Editors Note: This post replaces the piece that appeared in incomplete draft form last night*.
Well, I had it in my head that the date was Columbus Day. Wrong. It was October 10, 1957 that Ayn Rand's masterpiece, Atlas Shrugged, was published.
If you'd bought a copy that day and kept the dust off of it it'd fetch close to three grand today. Even sweeter if it was signed. Keeping score at home? The inflation adjusted cost is thirty-five bucks or so. Tops. Not a bad ROI.
Although Atlas Shrugged influenced millions, it was never my first pick. Ayn Rand caught my attention with Anthem at a tender age, but really, We The Living was my favorite Rand novel.
Almost as popular as soccer, it has become an American pastime to devote incredible chunks of time and resources to find glaring and minor character flaws in people who have accomplished great things. In that vein, even Rand's admirers tend to throw rocks sometimes, forgetting that this Russian native, who witnessed the horrors of the Bolshevik Revolution first hand, arrived in New York by herself, bringing with her nothing much more than an empty purse and a fluency in Russian. By contrast, my worst trauma was riding my bike to Thriftimart to buy a box of those special things for my mother.
And here's the money quote.....
"So you think that money is the root of all evil?" said Francisco d'Aconia. "Have you ever asked what is the root of money? Money is a tool of exchange, which can't exist unless there are goods produced and men able to produce them. Money is the material shape of the principle that men who wish to deal with one another must deal by trade and give value for value. Money is not the tool of the moochers, who claim your product by tears, or of the looters, who take it from you by force. Money is made possible only by the men who produce. Is this what you consider evil?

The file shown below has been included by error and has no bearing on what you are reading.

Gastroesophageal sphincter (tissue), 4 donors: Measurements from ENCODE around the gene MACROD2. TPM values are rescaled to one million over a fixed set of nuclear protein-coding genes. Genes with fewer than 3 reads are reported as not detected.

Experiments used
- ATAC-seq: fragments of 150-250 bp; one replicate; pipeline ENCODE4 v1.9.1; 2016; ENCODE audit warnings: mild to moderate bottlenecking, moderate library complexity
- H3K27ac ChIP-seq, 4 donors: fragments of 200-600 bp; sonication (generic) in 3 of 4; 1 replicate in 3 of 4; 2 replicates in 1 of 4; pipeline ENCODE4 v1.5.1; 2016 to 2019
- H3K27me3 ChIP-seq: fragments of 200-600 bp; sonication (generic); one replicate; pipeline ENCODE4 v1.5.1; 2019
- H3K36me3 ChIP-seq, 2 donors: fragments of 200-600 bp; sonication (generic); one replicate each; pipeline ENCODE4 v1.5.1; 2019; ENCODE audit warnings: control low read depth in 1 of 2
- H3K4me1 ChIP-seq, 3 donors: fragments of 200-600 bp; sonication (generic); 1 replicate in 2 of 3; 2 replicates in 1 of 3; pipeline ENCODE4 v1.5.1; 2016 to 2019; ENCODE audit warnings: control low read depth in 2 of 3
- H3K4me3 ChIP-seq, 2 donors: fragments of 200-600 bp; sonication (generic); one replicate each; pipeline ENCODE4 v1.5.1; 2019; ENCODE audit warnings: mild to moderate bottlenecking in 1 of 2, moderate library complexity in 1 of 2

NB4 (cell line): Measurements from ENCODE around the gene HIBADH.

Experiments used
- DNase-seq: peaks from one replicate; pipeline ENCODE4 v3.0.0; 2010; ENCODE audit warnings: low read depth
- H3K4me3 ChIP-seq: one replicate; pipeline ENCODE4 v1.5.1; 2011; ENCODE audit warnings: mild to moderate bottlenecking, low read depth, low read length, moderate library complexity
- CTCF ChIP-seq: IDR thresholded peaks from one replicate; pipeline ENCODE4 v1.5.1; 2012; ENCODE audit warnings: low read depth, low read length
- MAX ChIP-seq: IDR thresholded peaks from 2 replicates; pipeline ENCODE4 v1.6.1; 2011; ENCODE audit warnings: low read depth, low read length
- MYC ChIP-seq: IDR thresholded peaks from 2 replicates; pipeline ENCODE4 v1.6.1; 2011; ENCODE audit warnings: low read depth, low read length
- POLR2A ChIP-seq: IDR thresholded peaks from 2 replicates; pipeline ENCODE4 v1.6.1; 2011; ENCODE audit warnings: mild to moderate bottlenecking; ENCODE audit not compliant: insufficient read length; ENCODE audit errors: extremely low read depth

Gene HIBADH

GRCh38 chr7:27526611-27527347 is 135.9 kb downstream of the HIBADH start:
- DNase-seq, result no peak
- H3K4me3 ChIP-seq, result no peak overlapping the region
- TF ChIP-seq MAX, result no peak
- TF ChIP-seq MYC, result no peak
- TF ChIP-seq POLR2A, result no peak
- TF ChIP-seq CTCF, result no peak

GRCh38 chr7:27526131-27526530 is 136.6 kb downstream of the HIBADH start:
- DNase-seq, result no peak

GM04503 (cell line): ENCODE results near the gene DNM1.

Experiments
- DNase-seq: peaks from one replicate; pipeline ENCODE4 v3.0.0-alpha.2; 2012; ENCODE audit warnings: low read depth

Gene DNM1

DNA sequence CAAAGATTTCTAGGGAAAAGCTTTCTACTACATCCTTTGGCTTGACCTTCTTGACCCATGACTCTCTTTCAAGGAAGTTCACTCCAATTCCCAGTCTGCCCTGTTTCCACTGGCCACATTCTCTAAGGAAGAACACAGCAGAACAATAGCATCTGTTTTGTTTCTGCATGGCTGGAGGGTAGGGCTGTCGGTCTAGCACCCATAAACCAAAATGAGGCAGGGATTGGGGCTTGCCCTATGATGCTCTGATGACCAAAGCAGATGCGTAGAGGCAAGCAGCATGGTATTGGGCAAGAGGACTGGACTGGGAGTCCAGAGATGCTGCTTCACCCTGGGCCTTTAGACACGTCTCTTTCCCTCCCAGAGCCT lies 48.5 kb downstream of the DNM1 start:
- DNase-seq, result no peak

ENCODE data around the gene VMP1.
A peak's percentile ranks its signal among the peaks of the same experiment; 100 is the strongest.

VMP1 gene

If you're local to LA and environs you can catch an exhibit commemorating the ideas of Atlas Shrugged at the Frances Howard Goldwyn Hollywood Regional Library 1623 N. Ivar Avenue, Hollywood, California. Not THAT Goldwyn. His wife.
The exhibit—a sequel to the library's 2006-07 exhibit on Ayn Rand's time in Hollywood—once again displays items from the Ayn Rand Archives, including rare and never-before-displayed reproductions of manuscript pages and notes from early drafts of the novel. Also on display will be original promotional materials produced by Random House, including a dollar-sign cigarette......
In Other News
Today marks the anniversary of Chris Columbus voyage to the New World where he discovered the locals were having a party on the beach in celebration of Not Having Been Discovered Yet Day. Like Lindy flying across the Atlantic, nobody had ever done that before. That's why Columbus is a major player in history.
Sure, the Vikings beat him to it, but they didn't videotape it, so people haven't paid much attention. I'll bet if the Vikes had landed in the Bahamas they woulda' stayed longer. Then everybody in Latin America would have red hair.
*an incomplete draft form of this post appeared (magically) about midnight Thursday 10-11-07. Apologies are in order, particularly to our email subscribers who received the incomplete version this morning and, hopefully, will receive this updated and complete post Saturday morning 10-13-07.